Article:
Carbon dating nuclear bomb

26-Jan-2020 14:14

By measuring how many carbon atoms travel along the various paths, scientists can determine how much 14 C is in a sample.Atmospheric 14 C spiked in 1955 and rapidly dropped off after the Limited Test Ban Treaty was signed in 1963, which banned all aboveground detonations.Spalding and her postdoc advisor Jonas Frisén had a hunch that a pulse of radioactive carbon created by above-ground nuclear tests during the Cold War could help solve the riddle.“A geopolitical phenomenon—this Cold War bomb testing—has, in a way, put a date stamp on everything and everybody,” Spalding says.To our bodies, one type of carbon is as good as any other, so 14 C is used when building our cells, our proteins, and our DNA.A cell’s DNA reflects the amount of 14 C in the atmosphere at the time it was made.Most aboveground nuclear bomb testing happened between 19, and those detonations released untold numbers of neutrons into the atmosphere.These slammed into nitrogen atoms, causing their nuclei to eject a proton.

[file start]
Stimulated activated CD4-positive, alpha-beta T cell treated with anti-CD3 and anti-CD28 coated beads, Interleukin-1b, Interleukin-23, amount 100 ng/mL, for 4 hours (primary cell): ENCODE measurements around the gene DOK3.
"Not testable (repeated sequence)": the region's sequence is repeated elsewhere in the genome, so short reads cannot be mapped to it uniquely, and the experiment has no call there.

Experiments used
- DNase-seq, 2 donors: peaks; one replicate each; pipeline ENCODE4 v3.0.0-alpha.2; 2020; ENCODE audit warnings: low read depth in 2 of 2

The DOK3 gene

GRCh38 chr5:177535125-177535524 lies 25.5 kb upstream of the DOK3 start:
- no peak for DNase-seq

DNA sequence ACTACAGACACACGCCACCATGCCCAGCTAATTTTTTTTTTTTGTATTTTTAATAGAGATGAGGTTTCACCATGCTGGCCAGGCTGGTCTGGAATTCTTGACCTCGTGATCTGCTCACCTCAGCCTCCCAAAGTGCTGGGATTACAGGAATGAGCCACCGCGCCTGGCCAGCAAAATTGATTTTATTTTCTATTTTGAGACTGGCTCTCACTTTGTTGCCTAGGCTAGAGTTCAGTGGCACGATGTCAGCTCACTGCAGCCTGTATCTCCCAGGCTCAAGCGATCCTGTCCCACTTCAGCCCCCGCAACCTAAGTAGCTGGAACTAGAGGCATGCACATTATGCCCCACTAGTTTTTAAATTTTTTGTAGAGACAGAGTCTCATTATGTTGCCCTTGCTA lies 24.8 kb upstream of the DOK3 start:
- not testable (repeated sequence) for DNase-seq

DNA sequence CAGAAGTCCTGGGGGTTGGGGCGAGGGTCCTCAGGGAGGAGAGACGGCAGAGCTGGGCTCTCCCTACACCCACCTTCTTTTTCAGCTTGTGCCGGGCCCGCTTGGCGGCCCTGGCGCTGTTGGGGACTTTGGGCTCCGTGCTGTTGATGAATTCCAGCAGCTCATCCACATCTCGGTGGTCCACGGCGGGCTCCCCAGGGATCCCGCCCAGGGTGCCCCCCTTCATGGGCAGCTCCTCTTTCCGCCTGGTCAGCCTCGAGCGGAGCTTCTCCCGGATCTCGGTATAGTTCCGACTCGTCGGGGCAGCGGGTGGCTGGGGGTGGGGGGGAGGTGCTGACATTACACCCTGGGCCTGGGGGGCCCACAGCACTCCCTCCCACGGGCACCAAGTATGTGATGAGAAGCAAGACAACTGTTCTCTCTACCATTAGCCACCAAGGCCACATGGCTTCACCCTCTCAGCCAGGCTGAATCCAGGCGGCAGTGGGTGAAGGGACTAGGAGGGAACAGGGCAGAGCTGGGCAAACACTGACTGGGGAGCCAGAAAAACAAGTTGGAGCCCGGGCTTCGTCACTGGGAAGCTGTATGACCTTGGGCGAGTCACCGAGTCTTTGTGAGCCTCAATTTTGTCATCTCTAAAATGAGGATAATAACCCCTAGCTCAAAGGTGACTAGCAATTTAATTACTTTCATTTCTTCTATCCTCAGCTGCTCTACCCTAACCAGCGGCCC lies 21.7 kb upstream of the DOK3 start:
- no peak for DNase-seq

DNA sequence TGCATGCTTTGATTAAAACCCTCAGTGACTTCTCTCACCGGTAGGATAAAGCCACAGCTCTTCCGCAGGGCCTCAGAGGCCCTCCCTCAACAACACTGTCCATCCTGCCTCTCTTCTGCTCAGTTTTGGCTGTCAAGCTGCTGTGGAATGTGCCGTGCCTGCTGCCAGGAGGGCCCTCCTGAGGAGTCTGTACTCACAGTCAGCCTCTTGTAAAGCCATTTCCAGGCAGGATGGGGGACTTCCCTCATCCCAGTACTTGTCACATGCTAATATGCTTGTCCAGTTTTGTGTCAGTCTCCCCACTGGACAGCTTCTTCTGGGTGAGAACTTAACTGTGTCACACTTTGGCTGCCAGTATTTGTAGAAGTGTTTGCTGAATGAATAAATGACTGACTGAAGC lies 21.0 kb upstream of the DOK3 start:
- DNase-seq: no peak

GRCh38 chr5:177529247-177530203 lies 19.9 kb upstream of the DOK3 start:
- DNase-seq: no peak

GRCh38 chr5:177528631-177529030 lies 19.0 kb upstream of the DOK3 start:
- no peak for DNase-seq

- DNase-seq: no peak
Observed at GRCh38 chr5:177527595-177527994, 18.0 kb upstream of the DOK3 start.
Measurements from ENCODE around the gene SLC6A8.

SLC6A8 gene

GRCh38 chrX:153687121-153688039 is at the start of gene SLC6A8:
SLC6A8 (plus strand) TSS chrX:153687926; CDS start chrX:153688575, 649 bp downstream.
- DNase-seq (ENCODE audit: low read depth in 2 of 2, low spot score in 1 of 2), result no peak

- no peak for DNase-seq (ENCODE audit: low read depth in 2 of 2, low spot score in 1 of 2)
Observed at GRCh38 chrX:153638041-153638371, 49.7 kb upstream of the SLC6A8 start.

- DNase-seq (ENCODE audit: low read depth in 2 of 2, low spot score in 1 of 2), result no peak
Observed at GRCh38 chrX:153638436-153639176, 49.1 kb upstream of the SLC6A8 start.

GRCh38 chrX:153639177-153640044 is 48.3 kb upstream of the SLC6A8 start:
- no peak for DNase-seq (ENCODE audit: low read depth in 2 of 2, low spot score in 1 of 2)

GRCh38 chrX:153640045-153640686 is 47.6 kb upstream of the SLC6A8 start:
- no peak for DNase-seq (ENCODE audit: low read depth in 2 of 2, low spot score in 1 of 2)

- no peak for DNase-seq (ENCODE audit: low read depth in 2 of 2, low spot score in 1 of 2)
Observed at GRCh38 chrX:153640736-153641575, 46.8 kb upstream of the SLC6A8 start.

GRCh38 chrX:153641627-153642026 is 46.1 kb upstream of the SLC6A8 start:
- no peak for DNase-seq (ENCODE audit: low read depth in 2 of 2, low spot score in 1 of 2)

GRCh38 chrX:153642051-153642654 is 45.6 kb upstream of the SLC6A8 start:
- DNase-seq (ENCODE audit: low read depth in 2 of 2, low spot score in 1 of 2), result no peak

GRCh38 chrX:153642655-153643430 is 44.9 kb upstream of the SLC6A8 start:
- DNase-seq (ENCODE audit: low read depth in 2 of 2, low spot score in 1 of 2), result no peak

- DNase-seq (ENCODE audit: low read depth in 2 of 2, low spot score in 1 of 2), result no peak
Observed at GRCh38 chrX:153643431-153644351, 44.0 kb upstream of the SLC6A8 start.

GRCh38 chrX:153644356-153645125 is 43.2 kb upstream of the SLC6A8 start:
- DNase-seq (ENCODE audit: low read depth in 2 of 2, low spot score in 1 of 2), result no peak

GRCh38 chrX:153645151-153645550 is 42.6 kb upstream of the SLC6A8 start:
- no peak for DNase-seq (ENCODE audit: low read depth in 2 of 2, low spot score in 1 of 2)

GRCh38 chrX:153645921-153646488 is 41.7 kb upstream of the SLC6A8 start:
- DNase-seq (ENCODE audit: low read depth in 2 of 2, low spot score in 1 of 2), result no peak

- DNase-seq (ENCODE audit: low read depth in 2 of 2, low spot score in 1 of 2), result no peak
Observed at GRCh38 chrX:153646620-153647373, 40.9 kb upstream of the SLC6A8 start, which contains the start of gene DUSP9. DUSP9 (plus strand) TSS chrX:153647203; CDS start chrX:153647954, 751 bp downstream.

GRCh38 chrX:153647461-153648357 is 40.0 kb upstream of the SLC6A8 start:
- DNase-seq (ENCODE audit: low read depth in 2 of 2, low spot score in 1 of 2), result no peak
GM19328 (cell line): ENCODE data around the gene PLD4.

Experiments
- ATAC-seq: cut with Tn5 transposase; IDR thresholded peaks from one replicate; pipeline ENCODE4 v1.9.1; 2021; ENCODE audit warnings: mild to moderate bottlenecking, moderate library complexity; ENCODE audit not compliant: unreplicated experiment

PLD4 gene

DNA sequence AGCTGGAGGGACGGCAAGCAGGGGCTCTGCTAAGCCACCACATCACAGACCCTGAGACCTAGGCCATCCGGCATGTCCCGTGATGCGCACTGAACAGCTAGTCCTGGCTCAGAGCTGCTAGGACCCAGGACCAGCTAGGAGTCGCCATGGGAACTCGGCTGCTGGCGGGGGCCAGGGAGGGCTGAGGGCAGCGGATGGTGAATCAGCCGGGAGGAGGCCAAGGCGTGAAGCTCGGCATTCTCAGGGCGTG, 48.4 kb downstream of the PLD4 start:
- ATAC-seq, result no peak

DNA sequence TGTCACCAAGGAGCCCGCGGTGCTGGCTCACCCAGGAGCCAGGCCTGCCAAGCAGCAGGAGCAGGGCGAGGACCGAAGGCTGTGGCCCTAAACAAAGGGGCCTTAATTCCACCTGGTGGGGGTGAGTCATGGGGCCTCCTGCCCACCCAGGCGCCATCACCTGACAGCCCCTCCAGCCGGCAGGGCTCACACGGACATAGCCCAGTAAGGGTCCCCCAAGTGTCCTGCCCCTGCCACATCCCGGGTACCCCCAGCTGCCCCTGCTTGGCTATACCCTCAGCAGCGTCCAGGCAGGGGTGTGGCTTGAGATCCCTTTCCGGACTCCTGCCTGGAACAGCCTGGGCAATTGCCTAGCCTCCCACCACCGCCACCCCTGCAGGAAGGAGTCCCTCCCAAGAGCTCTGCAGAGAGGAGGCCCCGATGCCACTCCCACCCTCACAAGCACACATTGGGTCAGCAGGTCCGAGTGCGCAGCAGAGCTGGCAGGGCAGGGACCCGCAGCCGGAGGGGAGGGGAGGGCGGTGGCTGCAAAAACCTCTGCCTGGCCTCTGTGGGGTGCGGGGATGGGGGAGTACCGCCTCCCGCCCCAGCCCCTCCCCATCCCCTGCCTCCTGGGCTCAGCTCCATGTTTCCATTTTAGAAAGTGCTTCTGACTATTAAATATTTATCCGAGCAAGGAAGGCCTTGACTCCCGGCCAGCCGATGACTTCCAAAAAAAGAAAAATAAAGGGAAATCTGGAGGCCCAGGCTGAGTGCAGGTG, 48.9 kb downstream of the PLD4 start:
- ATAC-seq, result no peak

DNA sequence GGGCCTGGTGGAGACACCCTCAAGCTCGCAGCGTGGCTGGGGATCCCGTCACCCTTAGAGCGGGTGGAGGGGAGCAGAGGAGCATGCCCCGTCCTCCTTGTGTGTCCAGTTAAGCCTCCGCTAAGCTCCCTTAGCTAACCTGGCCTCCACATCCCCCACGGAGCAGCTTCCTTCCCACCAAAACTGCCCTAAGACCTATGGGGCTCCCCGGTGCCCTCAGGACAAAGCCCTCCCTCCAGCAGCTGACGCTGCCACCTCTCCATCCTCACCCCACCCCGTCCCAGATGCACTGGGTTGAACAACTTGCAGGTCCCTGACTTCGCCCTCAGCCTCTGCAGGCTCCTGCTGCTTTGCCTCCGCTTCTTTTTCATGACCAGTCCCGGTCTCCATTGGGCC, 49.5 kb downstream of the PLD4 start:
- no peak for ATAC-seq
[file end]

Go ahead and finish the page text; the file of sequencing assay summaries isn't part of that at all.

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Radioactive 14 C is incorporated into all living things: by plants that use carbon dioxide for photosynthesis, by the animals that eat the plants, by the animals that eat other animals that have eaten plants.In the years leading up to that, Spalding and Frisén pioneered a new field of research, using the Cold War bomb pulse to answer a number of questions about human physiology, including neuron formation and lipid cycling.